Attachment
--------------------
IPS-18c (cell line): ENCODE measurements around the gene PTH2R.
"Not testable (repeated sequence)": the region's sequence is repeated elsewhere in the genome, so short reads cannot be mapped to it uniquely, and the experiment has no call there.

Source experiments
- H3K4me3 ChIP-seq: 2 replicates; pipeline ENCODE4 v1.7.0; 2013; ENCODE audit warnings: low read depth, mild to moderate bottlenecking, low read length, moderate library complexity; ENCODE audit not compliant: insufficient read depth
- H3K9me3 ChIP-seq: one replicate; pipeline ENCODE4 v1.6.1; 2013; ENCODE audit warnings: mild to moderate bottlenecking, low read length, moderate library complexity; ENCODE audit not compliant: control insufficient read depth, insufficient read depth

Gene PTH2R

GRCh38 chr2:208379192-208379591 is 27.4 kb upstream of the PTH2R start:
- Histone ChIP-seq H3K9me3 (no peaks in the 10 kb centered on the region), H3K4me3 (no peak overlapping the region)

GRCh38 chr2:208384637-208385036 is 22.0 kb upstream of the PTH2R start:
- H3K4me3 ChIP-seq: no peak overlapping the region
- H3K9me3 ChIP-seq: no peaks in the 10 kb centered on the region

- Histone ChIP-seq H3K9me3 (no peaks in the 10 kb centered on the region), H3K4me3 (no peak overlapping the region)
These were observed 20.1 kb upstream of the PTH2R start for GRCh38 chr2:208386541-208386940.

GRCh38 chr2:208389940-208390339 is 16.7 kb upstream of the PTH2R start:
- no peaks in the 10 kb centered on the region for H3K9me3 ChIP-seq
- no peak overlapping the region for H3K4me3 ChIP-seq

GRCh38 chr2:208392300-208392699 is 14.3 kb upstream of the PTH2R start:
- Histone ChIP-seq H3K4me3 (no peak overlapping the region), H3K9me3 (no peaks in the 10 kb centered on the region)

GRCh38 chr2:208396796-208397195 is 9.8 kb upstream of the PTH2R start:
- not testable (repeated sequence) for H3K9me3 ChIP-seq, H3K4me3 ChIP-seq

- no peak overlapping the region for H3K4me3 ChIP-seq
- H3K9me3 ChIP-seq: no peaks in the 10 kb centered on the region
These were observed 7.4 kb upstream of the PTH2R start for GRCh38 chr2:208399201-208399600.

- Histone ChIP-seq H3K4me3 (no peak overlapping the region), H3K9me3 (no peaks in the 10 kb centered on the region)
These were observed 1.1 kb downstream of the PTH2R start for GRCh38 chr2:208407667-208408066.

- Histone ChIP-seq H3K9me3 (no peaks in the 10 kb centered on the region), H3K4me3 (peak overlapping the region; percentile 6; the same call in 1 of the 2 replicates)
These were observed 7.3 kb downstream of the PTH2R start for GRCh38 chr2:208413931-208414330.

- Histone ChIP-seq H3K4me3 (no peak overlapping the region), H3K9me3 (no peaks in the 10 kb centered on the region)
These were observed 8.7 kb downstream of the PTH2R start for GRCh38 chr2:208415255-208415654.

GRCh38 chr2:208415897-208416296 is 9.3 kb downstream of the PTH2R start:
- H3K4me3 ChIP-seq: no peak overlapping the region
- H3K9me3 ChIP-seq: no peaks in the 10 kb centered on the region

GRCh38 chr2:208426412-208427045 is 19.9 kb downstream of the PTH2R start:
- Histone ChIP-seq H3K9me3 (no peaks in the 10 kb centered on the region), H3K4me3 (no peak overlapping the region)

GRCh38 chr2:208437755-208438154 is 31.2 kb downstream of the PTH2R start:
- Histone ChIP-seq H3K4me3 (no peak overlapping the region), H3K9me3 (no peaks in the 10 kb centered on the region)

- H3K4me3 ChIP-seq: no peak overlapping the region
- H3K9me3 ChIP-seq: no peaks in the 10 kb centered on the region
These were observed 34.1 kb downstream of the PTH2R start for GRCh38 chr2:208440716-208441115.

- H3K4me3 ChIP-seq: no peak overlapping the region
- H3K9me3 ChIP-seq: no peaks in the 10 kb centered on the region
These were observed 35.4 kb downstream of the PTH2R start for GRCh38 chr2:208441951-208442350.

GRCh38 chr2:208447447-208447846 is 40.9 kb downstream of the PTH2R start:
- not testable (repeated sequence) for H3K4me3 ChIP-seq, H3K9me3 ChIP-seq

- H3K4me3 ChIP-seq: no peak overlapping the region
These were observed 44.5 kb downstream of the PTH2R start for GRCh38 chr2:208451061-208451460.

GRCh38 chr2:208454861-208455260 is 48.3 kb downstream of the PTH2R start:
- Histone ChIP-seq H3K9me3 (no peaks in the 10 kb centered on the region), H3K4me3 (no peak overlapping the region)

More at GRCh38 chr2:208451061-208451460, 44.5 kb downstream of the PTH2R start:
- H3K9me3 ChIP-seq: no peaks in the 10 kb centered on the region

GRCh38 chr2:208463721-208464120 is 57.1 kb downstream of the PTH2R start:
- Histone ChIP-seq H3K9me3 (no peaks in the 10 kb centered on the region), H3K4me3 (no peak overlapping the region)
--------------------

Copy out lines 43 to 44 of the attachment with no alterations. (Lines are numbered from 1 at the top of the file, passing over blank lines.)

GRCh38 chr2:208447447-208447846 is 40.9 kb downstream of the PTH2R start:
- not testable (repeated sequence) for H3K4me3 ChIP-seq, H3K9me3 ChIP-seq